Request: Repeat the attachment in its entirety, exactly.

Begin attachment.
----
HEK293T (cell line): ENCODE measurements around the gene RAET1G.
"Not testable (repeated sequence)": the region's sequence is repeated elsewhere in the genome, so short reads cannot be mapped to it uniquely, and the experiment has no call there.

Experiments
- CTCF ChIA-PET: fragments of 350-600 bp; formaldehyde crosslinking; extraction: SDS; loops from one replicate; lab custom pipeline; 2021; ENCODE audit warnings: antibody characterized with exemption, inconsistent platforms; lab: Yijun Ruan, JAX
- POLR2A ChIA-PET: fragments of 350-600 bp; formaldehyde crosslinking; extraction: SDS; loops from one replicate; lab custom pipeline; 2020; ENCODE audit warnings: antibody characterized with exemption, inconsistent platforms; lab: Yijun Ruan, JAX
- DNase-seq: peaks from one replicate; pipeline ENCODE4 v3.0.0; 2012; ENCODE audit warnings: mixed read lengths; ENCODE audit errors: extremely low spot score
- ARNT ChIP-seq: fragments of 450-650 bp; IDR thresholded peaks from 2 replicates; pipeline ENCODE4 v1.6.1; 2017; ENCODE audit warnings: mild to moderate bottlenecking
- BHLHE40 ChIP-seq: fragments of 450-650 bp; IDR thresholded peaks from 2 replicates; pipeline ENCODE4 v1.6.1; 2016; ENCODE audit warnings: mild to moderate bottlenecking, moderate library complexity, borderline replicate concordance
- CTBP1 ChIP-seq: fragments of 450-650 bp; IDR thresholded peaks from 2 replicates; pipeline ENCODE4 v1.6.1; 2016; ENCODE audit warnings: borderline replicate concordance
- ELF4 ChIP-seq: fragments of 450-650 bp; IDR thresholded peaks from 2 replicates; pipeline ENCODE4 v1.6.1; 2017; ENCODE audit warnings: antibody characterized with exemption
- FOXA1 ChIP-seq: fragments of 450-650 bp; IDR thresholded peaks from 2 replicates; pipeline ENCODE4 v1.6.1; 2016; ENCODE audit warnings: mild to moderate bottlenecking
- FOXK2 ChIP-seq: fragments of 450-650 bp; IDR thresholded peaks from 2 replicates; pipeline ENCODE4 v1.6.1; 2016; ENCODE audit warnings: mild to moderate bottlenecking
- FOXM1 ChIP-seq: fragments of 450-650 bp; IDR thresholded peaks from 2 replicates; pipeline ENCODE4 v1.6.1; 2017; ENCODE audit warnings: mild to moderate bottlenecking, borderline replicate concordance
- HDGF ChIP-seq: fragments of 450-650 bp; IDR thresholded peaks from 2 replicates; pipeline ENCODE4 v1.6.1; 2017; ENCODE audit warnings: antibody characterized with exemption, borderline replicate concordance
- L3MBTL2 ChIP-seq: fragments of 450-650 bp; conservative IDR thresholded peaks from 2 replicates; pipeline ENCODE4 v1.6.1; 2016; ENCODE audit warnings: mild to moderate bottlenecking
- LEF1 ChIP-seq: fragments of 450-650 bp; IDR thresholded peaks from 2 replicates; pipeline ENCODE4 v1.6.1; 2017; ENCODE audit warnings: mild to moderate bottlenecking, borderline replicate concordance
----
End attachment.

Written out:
HEK293T (cell line): ENCODE measurements around the gene RAET1G.
"Not testable (repeated sequence)": the region's sequence is repeated elsewhere in the genome, so short reads cannot be mapped to it uniquely, and the experiment has no call there.

Experiments
- CTCF ChIA-PET: fragments of 350-600 bp; formaldehyde crosslinking; extraction: SDS; loops from one replicate; lab custom pipeline; 2021; ENCODE audit warnings: antibody characterized with exemption, inconsistent platforms; lab: Yijun Ruan, JAX
- POLR2A ChIA-PET: fragments of 350-600 bp; formaldehyde crosslinking; extraction: SDS; loops from one replicate; lab custom pipeline; 2020; ENCODE audit warnings: antibody characterized with exemption, inconsistent platforms; lab: Yijun Ruan, JAX
- DNase-seq: peaks from one replicate; pipeline ENCODE4 v3.0.0; 2012; ENCODE audit warnings: mixed read lengths; ENCODE audit errors: extremely low spot score
- ARNT ChIP-seq: fragments of 450-650 bp; IDR thresholded peaks from 2 replicates; pipeline ENCODE4 v1.6.1; 2017; ENCODE audit warnings: mild to moderate bottlenecking
- BHLHE40 ChIP-seq: fragments of 450-650 bp; IDR thresholded peaks from 2 replicates; pipeline ENCODE4 v1.6.1; 2016; ENCODE audit warnings: mild to moderate bottlenecking, moderate library complexity, borderline replicate concordance
- CTBP1 ChIP-seq: fragments of 450-650 bp; IDR thresholded peaks from 2 replicates; pipeline ENCODE4 v1.6.1; 2016; ENCODE audit warnings: borderline replicate concordance
- ELF4 ChIP-seq: fragments of 450-650 bp; IDR thresholded peaks from 2 replicates; pipeline ENCODE4 v1.6.1; 2017; ENCODE audit warnings: antibody characterized with exemption
- FOXA1 ChIP-seq: fragments of 450-650 bp; IDR thresholded peaks from 2 replicates; pipeline ENCODE4 v1.6.1; 2016; ENCODE audit warnings: mild to moderate bottlenecking
- FOXK2 ChIP-seq: fragments of 450-650 bp; IDR thresholded peaks from 2 replicates; pipeline ENCODE4 v1.6.1; 2016; ENCODE audit warnings: mild to moderate bottlenecking
- FOXM1 ChIP-seq: fragments of 450-650 bp; IDR thresholded peaks from 2 replicates; pipeline ENCODE4 v1.6.1; 2017; ENCODE audit warnings: mild to moderate bottlenecking, borderline replicate concordance
- HDGF ChIP-seq: fragments of 450-650 bp; IDR thresholded peaks from 2 replicates; pipeline ENCODE4 v1.6.1; 2017; ENCODE audit warnings: antibody characterized with exemption, borderline replicate concordance
- L3MBTL2 ChIP-seq: fragments of 450-650 bp; conservative IDR thresholded peaks from 2 replicates; pipeline ENCODE4 v1.6.1; 2016; ENCODE audit warnings: mild to moderate bottlenecking
- LEF1 ChIP-seq: fragments of 450-650 bp; IDR thresholded peaks from 2 replicates; pipeline ENCODE4 v1.6.1; 2017; ENCODE audit warnings: mild to moderate bottlenecking, borderline replicate concordance